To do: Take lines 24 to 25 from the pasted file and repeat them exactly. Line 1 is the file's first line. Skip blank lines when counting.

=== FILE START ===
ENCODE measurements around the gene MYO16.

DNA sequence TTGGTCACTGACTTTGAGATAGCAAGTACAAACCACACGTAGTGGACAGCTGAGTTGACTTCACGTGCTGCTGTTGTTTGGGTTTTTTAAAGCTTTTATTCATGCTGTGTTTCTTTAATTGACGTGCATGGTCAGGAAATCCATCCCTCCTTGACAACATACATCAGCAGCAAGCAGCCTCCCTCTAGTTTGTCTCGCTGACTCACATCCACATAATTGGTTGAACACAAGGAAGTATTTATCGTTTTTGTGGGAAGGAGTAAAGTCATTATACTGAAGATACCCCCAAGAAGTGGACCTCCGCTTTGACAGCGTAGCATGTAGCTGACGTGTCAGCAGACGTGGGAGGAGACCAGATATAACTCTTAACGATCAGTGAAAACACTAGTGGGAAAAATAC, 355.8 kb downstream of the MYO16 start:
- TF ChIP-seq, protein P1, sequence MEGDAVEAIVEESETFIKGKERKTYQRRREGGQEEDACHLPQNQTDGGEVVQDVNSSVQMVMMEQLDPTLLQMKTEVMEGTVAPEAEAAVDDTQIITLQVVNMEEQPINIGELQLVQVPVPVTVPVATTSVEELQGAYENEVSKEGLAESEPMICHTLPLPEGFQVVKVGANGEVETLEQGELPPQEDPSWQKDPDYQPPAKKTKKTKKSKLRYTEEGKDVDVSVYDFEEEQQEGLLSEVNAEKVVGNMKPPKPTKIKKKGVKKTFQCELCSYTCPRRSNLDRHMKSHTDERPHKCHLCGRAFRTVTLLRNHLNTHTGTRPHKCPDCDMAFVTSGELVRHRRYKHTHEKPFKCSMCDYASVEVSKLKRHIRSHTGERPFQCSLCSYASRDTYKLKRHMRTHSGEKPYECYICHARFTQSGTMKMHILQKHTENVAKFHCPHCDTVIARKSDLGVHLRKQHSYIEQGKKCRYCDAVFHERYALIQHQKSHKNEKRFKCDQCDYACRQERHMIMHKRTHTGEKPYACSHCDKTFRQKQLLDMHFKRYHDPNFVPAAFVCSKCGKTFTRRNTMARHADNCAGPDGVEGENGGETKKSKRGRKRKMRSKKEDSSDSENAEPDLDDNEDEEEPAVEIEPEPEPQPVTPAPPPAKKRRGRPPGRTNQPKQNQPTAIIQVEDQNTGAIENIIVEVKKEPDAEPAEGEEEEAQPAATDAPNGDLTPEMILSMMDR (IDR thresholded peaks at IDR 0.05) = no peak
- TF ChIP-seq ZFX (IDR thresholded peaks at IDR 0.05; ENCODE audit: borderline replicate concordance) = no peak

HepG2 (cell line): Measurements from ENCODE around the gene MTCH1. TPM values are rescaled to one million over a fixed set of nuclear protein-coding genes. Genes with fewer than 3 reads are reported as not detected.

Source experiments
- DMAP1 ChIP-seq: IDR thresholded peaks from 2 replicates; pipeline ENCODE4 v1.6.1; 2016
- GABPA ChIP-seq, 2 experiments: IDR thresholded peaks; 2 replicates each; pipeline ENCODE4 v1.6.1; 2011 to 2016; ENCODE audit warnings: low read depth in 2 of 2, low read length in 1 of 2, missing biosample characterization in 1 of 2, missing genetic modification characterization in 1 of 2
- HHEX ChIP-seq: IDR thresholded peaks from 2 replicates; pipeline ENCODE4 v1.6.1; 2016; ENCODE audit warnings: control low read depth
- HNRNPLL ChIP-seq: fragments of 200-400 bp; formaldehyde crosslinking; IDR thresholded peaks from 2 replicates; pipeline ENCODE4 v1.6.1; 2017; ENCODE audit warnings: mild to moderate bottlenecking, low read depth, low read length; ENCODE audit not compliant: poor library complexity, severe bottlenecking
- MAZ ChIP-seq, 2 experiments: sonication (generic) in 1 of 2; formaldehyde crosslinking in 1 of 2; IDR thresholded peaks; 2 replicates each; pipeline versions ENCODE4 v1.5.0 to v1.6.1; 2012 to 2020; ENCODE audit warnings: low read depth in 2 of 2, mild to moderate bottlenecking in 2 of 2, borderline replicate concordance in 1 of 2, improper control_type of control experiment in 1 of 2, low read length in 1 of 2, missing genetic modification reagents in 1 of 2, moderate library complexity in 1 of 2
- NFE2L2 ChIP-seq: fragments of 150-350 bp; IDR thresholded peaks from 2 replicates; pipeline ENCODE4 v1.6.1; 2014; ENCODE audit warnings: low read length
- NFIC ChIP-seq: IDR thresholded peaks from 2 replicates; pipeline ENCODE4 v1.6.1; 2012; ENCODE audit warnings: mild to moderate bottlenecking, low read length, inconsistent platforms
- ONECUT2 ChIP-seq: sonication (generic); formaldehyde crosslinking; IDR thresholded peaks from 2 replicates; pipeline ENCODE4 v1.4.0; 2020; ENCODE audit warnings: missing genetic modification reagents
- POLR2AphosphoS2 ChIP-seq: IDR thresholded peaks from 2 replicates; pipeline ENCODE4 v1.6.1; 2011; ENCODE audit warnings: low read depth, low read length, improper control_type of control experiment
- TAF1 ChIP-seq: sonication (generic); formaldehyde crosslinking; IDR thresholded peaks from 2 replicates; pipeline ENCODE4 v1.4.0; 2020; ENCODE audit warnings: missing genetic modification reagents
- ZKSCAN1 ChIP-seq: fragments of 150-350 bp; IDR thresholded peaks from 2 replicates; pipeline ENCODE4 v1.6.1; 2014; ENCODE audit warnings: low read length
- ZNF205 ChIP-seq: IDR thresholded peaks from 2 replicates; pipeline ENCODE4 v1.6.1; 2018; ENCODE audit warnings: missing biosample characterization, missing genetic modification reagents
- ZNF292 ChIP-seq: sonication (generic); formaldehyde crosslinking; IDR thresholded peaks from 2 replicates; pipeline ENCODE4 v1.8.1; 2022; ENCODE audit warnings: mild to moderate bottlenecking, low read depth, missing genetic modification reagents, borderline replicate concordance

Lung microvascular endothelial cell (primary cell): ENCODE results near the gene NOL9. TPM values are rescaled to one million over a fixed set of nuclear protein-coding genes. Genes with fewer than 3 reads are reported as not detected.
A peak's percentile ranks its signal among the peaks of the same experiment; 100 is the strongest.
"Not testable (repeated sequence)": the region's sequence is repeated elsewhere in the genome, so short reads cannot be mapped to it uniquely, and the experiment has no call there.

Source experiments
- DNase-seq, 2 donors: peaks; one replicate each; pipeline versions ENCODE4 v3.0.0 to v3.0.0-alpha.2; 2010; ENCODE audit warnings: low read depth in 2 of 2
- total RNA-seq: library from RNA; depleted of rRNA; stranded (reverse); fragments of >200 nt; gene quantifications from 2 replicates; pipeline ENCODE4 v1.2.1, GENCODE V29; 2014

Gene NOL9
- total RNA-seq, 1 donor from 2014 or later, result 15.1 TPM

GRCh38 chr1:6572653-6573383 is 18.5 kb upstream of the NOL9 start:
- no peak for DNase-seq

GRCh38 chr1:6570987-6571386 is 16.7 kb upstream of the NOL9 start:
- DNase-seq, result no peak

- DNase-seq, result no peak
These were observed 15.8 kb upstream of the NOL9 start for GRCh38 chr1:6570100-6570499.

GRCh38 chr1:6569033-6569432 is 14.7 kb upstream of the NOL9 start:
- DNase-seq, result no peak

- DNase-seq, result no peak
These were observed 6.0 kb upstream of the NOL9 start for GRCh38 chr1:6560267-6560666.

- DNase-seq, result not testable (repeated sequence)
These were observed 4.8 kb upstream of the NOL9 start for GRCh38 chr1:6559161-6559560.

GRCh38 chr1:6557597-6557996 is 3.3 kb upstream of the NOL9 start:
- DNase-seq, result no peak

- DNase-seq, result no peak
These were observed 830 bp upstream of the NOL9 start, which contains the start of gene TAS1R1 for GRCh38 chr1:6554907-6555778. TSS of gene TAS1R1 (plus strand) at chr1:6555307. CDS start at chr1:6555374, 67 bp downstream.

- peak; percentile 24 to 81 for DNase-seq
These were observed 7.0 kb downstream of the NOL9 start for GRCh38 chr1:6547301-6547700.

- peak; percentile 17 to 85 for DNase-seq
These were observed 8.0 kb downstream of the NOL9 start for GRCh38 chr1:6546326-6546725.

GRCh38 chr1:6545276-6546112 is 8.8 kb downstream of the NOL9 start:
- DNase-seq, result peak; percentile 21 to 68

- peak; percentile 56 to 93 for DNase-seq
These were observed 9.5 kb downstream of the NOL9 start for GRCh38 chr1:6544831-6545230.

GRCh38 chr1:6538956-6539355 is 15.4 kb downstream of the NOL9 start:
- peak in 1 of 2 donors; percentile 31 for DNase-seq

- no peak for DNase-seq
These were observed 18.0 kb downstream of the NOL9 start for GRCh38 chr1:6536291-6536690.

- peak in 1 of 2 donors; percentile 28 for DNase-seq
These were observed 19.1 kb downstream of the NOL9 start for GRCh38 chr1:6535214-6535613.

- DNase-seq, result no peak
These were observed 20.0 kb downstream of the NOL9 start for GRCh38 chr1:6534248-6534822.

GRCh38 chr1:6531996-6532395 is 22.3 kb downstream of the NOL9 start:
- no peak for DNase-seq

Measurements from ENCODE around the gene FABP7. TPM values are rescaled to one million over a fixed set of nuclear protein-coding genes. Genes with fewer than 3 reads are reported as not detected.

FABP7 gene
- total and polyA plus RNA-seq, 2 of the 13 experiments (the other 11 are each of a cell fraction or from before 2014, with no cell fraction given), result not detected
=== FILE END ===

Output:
- DNase-seq, 2 donors: peaks; one replicate each; pipeline versions ENCODE4 v3.0.0 to v3.0.0-alpha.2; 2010; ENCODE audit warnings: low read depth in 2 of 2
- total RNA-seq: library from RNA; depleted of rRNA; stranded (reverse); fragments of >200 nt; gene quantifications from 2 replicates; pipeline ENCODE4 v1.2.1, GENCODE V29; 2014